Dylan Matthews is a great writer. You should read his argument against equality of opportunity.
But in his most recent piece on education, he greatly overstates his case.
Dylan argues we should:
- Federalize education spending.
- Federalize standards and assessments.
Dylan gets three things wrong:
Federalism is Anti-Fragile
Dylan thinks it would be a good idea to federalize education spending and standards + assessments. The risks here are obvious: all are eggs are in one basket and we can’t experiment. I assume Dylan likes the idea of federalizing spending and standards because he thinks this will create more equitable spending and increase the rigor of our standards.
But just because this is what Obama would do does not mean it’s what the federal government would do, either now or in the future.
What if the federal government cut education spending by 20%? Of what if it banned the teaching of evolution? Or what if it banned the teaching of climate change?
Each of these is plausible.
The point is this: in a federalized education system, one bad federal government decision could really mess up education for all of our children.
It is fragile.
The Connection Between Funding and Outcomes is Hardly Air Tight
I recently wrote about how, once you correct for income, most states perform about the same on NAEP.
These states also happen to spend vastly different amounts of money on public education.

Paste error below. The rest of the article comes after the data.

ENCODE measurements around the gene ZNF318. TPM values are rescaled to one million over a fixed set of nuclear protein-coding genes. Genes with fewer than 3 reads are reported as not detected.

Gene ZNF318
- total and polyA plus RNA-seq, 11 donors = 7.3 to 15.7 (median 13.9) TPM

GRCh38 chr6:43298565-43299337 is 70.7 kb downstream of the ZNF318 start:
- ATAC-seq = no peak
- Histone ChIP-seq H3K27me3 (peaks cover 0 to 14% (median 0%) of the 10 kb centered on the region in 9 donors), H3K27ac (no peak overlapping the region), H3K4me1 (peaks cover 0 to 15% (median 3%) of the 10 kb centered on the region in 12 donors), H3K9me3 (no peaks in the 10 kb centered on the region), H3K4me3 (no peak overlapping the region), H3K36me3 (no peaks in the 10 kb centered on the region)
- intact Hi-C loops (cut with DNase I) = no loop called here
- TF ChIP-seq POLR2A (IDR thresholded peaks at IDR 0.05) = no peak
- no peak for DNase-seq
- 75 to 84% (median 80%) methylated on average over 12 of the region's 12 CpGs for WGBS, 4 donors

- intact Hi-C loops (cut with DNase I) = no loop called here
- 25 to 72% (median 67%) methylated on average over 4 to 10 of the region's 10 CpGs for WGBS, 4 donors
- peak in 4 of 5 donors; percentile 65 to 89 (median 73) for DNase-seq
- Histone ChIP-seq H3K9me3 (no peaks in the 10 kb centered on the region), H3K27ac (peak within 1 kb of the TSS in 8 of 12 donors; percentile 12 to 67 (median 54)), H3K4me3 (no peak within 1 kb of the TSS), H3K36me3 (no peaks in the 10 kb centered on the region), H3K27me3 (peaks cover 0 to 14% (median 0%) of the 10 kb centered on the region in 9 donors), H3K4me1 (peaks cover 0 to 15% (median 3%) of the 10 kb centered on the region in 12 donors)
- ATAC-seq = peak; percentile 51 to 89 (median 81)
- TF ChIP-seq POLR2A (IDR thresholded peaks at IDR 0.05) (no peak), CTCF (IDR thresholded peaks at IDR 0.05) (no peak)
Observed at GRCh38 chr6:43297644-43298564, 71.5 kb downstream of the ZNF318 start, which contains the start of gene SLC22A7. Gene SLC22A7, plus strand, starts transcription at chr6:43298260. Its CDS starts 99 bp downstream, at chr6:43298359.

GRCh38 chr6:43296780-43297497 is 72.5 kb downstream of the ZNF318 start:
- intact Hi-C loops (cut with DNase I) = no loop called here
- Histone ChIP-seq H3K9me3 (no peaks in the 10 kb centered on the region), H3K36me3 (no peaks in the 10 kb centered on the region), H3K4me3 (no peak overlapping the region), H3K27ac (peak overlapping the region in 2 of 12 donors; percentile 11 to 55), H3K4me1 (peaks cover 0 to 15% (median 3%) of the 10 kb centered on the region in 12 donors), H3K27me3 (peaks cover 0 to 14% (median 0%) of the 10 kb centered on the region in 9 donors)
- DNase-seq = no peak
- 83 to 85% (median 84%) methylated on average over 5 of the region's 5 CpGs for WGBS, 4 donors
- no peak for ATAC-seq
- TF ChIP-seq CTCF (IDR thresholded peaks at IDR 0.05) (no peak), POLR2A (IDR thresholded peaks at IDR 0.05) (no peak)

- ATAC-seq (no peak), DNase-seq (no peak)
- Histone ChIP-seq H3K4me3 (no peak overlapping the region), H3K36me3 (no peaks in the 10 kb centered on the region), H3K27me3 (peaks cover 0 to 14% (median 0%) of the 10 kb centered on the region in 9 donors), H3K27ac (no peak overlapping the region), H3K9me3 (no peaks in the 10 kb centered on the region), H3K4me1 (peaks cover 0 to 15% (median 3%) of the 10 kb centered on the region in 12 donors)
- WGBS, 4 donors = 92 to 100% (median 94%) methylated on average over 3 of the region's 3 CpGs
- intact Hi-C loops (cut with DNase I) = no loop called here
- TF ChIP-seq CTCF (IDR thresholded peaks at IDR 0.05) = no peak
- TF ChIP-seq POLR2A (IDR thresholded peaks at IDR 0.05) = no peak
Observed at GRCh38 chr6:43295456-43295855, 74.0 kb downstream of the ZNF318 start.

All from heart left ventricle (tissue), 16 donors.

Dylan cites one study that shows a connection between spending and outcomes. It’s an interesting study but it’s hardly a slam dunk case.
Big picture, the connection between spending and outcomes is much murkier than Dylan indicates.
50 States Allows for Experimentation and Innovation
This is another reason federalism is important: fifty different spending patterns allows us to better test the connection between any given policy and student achievement.
So too with numerous other policies. Innovations like charter schools were pioneered by states and then other states adopted them often after watching the original pilots unfold over time.
Yes, the government can run pilot programs. But these pilots will always be connected to the federal political ecosystem, which is inherently far less diverse than the political ecosystems of the fifty states.
I personally think that federalizing education spending and standards is a bad idea.
Yes, the federal government can and should use its education spending power to influence states, and I think a case can be made for opt-in national standards.
But having the federal government fully controlling the primary levers of public education would radically shift education in our country, I think for the worse.
Arguments for such a drastic overhaul should be couched in humility, a deep understanding of research, and a thorough exploration of the obvious objections.
I think Dylan failed to do this.
But I’m eager to hear his response. He’s a thoughtful person and talented writer, and perhaps he can make a more expanded case for having the federal government control education spending and standards.